Aussie care package

Today I had a task to go up to the supermarket and select some Australian goods to send to someone overseas – someone who had no experience sampling typical Australian snack foods. I started i the sweets aisle, and I basically went bananas. By the time I left the aisle I had a dozen different types of sweets, mostly in bags, but also a few chocolate bars. Of course I chose the iconic musk sticks, although I’ve yet to meet a non-Australian who can bear to eat more than a single bite.

I had so much stuff I completely forgot to get anything savoury, and even neglected to get some Vegemite. I went straight to the post office to get a box to pack it all in, and did that at home, then went back out to mail it. It cost nearly twice the cost of the sweets in postage, but that was inevitable. The person I’m sending this too is sending me a return package, full of American goodies. These packages will probably take a month or more to arrive, but it will be cool for both of us to open them up and see what’s inside.

New content today:

6 thoughts on “Aussie care package”

  1. My half-Australian wife (born and raised in America) has some explaining to do! I’ve never heard of musk sticks. Even while we were in Australia a couple decades ago!

    Okay, my mother-in-law has some explaining to do! My wife’s never heard of musk sticks either! I suspect I’d like them just as much as I like Vegemite. Which is to say “not at all.”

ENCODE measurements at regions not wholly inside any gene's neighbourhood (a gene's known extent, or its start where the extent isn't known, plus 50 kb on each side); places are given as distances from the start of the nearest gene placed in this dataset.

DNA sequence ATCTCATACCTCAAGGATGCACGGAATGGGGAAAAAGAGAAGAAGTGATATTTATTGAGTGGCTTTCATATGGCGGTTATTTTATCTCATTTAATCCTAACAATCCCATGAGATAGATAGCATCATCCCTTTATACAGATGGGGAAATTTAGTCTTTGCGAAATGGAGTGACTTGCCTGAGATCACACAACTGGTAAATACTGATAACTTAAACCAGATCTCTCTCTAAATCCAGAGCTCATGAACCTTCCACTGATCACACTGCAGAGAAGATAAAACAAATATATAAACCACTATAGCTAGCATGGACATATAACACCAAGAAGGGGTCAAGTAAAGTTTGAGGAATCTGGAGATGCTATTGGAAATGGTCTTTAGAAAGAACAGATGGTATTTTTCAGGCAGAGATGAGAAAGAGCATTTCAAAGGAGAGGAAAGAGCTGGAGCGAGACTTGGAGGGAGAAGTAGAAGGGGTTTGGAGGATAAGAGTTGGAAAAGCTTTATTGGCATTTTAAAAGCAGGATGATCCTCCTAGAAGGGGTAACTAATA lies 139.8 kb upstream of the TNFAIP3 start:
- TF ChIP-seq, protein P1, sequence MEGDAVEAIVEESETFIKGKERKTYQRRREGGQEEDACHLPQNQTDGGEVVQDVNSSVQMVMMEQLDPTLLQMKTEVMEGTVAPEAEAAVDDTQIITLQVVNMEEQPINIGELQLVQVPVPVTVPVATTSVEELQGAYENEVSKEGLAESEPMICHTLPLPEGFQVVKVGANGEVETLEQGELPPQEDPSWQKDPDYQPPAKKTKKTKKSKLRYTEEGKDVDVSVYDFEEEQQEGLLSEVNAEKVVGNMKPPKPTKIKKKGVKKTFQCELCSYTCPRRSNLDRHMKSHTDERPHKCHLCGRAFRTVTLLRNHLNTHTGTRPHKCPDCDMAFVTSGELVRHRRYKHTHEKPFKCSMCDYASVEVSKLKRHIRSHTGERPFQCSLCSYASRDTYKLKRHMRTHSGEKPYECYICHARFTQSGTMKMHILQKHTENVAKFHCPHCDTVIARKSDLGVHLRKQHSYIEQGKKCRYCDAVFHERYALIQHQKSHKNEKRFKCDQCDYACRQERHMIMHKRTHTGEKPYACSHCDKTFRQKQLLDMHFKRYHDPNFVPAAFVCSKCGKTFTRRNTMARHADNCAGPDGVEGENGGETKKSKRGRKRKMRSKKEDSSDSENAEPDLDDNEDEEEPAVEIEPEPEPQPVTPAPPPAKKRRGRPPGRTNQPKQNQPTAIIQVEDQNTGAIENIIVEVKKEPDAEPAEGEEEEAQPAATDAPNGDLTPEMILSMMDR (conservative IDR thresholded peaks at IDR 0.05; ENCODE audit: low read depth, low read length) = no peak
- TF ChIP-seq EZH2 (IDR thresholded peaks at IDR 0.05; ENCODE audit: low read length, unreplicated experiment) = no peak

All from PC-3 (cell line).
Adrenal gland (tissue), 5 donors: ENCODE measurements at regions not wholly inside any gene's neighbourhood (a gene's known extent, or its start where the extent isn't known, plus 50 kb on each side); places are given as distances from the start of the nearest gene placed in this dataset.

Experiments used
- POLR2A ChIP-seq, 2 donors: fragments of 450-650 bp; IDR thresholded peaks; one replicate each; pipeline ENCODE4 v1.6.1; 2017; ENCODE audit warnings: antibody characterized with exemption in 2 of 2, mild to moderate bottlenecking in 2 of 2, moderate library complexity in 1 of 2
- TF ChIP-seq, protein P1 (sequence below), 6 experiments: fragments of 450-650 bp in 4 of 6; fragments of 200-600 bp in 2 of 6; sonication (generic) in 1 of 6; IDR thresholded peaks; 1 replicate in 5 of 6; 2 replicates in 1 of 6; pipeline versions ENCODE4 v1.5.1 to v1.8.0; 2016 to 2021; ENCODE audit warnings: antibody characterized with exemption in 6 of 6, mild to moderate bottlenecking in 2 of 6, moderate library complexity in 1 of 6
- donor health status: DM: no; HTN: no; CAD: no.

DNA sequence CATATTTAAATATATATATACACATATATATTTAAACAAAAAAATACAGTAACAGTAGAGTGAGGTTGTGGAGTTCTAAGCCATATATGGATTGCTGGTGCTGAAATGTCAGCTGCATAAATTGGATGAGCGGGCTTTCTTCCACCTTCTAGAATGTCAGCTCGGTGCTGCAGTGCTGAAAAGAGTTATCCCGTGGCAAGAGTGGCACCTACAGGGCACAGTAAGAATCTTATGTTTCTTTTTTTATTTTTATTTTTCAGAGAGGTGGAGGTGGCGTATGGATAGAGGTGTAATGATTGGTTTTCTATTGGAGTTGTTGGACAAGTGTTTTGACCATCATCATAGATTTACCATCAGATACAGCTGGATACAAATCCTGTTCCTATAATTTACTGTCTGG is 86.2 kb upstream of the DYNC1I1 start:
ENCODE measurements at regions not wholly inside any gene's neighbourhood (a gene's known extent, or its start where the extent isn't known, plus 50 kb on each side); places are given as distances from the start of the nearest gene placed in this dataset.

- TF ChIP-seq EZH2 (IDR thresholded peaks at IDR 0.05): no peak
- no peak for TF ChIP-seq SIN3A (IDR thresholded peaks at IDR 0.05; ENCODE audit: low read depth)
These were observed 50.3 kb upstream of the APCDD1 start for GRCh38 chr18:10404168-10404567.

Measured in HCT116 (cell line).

1. Update: Both my wife’s sisters remember having musk mints before. They are very split on whether they are good or not. (Wikipedia wasn’t kidding about being polarizing.) Her brother didn’t comment.

  2. In my mock outrage, I forgot a recommendation for the future. My wife’s uncle loved Close-Up toothpaste. He’d stock up on the rare times he came over. It’s cinnamon flavored. Apparently you don’t have cinnamon-flavored toothpaste in Australia? You might request that in your next care package.

    1. I’ve heard of cinnamon flavoured toothpaste, but yeah, it doesn’t exist in Australia. Toothpaste here is MINT. That’s it. That’s all you get. You can have any flavour as long as it’s mint.

      Honestly I think part of the reason is that if any other flavour were introduced here, consumers would reject it because if it’s not mint it won’t feel like it’s doing the job right. (Which is basically how I feel about it. I’d try it out of curiosity, but I wouldn’t feel like I was cleaning my teeth properly.)

      1. That is the default flavor for toothpaste here as well. Unless it’s for kids. Then there’s a variety with bubblegum being particularly popular. (At least anecdotally in my house.) According to Wikipedia, Close-Up was introduced in 1967 as the first gel toothpaste. I remember the television ads for it when I was a child in the ’70s, but honestly had to check Wikipedia to make sure they were still making it.

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